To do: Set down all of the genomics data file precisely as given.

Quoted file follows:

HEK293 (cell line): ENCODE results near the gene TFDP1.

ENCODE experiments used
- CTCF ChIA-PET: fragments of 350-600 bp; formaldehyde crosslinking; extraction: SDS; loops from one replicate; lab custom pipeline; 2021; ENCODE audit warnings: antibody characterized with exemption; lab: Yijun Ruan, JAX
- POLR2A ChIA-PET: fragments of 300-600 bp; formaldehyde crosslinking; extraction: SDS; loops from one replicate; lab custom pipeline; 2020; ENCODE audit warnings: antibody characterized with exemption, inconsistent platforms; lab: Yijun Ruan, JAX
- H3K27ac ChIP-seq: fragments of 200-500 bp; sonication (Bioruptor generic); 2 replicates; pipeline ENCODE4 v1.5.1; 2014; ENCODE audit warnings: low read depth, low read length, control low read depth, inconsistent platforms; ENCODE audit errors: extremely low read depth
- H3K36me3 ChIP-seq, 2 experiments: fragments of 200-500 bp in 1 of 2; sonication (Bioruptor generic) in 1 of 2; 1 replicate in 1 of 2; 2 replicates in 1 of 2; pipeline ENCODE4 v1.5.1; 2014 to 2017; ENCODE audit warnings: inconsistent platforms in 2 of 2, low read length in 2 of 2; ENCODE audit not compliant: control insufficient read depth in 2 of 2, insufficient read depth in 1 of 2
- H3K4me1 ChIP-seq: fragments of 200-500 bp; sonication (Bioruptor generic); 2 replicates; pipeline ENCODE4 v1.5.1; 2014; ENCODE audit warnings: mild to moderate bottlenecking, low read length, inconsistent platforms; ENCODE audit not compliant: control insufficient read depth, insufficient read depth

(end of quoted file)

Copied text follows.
HEK293 (cell line): ENCODE results near the gene TFDP1.

ENCODE experiments used
- CTCF ChIA-PET: fragments of 350-600 bp; formaldehyde crosslinking; extraction: SDS; loops from one replicate; lab custom pipeline; 2021; ENCODE audit warnings: antibody characterized with exemption; lab: Yijun Ruan, JAX
- POLR2A ChIA-PET: fragments of 300-600 bp; formaldehyde crosslinking; extraction: SDS; loops from one replicate; lab custom pipeline; 2020; ENCODE audit warnings: antibody characterized with exemption, inconsistent platforms; lab: Yijun Ruan, JAX
- H3K27ac ChIP-seq: fragments of 200-500 bp; sonication (Bioruptor generic); 2 replicates; pipeline ENCODE4 v1.5.1; 2014; ENCODE audit warnings: low read depth, low read length, control low read depth, inconsistent platforms; ENCODE audit errors: extremely low read depth
- H3K36me3 ChIP-seq, 2 experiments: fragments of 200-500 bp in 1 of 2; sonication (Bioruptor generic) in 1 of 2; 1 replicate in 1 of 2; 2 replicates in 1 of 2; pipeline ENCODE4 v1.5.1; 2014 to 2017; ENCODE audit warnings: inconsistent platforms in 2 of 2, low read length in 2 of 2; ENCODE audit not compliant: control insufficient read depth in 2 of 2, insufficient read depth in 1 of 2
- H3K4me1 ChIP-seq: fragments of 200-500 bp; sonication (Bioruptor generic); 2 replicates; pipeline ENCODE4 v1.5.1; 2014; ENCODE audit warnings: mild to moderate bottlenecking, low read length, inconsistent platforms; ENCODE audit not compliant: control insufficient read depth, insufficient read depth